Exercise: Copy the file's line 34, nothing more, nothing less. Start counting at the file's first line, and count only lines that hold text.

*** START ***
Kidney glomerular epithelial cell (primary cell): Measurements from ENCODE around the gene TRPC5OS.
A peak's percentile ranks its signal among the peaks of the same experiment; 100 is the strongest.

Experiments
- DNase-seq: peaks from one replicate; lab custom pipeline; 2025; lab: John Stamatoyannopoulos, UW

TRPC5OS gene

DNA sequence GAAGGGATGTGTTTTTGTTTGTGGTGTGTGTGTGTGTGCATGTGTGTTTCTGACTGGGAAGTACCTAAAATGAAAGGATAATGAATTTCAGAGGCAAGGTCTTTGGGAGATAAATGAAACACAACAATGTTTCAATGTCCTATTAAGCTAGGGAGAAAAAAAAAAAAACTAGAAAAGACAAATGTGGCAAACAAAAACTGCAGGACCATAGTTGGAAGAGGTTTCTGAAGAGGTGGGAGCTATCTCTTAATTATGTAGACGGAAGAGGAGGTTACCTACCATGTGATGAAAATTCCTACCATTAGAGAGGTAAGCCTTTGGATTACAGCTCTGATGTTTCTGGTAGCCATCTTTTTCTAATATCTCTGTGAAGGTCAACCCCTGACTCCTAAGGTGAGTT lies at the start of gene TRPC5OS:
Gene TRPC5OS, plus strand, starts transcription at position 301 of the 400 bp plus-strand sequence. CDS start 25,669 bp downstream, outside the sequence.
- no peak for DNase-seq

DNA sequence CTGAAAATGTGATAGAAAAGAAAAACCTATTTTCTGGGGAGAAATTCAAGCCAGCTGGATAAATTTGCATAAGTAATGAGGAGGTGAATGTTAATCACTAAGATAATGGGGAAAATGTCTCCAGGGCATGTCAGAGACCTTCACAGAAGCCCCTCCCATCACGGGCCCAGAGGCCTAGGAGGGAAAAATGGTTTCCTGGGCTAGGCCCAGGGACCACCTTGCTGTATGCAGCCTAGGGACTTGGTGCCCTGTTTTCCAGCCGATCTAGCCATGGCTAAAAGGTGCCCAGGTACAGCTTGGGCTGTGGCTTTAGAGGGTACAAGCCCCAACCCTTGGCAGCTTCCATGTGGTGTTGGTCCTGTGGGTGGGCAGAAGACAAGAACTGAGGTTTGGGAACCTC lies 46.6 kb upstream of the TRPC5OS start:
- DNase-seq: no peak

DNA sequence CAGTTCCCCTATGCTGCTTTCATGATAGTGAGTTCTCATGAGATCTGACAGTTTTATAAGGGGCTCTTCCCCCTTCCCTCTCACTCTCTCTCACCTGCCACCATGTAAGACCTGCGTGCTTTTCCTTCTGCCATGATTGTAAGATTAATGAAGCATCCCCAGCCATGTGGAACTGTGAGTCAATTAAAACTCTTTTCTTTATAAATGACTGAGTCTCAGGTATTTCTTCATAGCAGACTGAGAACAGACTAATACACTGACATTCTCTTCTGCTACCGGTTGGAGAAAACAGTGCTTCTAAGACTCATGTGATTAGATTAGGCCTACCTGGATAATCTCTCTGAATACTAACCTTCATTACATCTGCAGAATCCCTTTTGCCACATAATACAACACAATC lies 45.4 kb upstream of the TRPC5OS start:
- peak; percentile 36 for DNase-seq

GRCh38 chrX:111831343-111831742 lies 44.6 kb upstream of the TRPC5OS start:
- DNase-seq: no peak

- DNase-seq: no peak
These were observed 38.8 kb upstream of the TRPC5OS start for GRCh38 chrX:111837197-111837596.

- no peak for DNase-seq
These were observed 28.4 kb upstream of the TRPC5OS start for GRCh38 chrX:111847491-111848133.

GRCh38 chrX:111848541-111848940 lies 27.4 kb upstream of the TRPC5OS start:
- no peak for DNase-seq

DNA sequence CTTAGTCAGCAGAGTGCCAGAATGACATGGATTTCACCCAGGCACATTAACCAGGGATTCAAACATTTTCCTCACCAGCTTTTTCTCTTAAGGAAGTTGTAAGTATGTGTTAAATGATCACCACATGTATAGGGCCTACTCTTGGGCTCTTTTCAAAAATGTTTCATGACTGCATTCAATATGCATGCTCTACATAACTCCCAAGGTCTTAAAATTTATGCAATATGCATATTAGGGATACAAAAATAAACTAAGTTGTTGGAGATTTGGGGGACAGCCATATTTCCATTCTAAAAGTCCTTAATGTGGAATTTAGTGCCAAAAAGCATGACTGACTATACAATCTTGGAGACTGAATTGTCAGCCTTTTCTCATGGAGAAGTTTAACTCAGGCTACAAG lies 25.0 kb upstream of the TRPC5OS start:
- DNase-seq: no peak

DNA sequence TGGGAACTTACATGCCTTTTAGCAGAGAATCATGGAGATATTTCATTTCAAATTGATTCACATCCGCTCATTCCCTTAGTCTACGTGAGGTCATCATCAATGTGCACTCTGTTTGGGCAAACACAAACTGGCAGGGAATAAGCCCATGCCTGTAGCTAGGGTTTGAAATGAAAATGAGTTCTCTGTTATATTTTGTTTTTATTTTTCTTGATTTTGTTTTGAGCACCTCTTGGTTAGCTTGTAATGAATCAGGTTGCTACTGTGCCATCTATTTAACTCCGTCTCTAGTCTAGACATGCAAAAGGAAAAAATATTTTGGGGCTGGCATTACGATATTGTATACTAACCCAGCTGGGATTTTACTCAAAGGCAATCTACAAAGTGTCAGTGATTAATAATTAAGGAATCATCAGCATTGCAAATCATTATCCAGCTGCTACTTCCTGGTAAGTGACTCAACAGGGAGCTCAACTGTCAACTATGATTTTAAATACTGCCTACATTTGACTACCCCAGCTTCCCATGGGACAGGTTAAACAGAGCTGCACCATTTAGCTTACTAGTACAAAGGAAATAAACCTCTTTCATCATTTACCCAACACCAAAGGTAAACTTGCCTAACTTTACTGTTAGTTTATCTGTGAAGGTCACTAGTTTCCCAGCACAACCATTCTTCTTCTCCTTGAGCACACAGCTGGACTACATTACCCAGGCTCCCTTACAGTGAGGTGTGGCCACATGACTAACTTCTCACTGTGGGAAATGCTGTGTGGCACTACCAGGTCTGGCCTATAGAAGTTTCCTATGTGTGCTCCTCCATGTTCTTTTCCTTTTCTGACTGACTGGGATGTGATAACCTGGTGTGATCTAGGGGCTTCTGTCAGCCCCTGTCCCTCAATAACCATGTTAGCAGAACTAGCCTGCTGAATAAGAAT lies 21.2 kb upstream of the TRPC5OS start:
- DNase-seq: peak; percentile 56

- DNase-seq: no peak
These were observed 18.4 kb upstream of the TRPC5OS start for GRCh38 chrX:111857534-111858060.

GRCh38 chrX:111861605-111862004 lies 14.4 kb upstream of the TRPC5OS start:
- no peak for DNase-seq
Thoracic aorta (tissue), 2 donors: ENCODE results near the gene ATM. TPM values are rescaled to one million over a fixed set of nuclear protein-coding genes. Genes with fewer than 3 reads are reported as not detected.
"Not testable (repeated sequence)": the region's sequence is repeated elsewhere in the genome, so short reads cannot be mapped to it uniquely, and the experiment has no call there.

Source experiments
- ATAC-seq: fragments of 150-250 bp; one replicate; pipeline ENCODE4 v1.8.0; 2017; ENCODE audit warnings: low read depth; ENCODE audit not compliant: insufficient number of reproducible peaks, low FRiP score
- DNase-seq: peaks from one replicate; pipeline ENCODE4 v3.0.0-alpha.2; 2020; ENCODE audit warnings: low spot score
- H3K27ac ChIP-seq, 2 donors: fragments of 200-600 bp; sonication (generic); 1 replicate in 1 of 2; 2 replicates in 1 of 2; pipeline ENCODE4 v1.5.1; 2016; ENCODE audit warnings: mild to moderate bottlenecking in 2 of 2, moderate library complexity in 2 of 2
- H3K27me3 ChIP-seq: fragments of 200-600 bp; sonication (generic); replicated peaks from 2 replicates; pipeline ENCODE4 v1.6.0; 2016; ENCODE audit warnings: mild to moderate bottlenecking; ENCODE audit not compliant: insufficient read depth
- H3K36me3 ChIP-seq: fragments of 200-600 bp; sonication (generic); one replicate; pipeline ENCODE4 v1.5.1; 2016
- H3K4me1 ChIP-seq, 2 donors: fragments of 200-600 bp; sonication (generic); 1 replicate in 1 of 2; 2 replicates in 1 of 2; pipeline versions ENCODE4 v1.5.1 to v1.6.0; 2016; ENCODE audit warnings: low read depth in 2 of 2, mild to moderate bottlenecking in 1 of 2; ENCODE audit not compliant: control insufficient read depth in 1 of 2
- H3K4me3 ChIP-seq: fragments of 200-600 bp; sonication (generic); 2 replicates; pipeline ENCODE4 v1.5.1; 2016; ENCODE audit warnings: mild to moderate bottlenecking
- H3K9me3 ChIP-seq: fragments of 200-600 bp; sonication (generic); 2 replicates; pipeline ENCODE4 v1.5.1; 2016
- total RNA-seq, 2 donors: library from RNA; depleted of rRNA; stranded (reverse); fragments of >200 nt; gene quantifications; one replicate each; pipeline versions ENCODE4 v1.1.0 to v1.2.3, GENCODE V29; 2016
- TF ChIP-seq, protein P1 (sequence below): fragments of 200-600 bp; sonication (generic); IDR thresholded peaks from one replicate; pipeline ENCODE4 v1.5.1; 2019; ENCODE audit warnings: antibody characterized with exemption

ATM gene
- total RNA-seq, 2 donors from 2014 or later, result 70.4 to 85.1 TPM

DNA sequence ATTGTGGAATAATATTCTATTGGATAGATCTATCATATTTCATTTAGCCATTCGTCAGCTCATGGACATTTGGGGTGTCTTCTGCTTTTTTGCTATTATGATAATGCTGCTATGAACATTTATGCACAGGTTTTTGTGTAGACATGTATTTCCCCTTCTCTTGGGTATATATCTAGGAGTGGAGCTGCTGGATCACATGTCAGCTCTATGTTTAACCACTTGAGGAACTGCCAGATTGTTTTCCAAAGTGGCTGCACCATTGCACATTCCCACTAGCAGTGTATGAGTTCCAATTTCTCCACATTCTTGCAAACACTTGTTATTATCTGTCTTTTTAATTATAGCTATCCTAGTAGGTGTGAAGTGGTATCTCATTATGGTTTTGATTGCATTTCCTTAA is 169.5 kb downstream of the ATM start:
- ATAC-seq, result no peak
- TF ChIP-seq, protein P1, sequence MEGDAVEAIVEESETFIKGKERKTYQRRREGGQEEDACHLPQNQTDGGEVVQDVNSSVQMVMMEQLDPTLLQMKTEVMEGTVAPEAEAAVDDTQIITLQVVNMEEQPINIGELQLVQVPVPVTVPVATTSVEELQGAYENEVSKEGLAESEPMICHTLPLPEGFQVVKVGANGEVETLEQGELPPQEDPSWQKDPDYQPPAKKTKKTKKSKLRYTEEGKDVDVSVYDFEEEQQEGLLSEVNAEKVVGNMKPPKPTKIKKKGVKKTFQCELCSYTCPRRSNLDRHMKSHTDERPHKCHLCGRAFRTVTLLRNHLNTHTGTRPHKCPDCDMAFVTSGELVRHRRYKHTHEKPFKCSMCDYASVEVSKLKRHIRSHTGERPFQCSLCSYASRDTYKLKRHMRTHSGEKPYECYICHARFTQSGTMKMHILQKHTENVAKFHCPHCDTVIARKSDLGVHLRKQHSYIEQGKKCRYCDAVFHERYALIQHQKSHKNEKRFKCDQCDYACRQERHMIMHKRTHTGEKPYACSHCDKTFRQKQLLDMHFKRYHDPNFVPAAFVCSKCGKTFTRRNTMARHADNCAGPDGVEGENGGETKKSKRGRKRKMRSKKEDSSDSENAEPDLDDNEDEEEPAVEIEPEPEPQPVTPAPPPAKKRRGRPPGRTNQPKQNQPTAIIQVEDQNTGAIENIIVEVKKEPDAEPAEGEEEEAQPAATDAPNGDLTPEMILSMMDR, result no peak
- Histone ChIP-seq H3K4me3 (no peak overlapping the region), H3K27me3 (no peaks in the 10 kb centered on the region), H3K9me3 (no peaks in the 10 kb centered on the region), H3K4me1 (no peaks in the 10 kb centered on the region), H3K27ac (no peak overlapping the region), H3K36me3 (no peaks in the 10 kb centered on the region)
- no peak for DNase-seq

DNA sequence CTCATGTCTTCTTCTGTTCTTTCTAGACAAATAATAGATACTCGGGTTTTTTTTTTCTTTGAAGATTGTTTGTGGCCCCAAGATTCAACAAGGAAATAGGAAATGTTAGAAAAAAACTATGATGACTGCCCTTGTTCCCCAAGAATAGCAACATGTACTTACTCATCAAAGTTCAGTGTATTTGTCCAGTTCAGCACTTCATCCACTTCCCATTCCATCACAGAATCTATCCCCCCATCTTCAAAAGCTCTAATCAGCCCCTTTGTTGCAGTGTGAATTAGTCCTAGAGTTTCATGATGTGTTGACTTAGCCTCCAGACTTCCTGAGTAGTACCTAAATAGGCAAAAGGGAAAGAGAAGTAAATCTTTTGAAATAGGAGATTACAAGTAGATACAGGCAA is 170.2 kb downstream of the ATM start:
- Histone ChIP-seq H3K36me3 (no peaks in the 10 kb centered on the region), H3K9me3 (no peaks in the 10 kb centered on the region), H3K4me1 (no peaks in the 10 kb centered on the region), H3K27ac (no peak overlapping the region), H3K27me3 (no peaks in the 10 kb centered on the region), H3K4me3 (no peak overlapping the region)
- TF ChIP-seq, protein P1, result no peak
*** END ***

- H3K27ac ChIP-seq, 2 donors: fragments of 200-600 bp; sonication (generic); 1 replicate in 1 of 2; 2 replicates in 1 of 2; pipeline ENCODE4 v1.5.1; 2016; ENCODE audit warnings: mild to moderate bottlenecking in 2 of 2, moderate library complexity in 2 of 2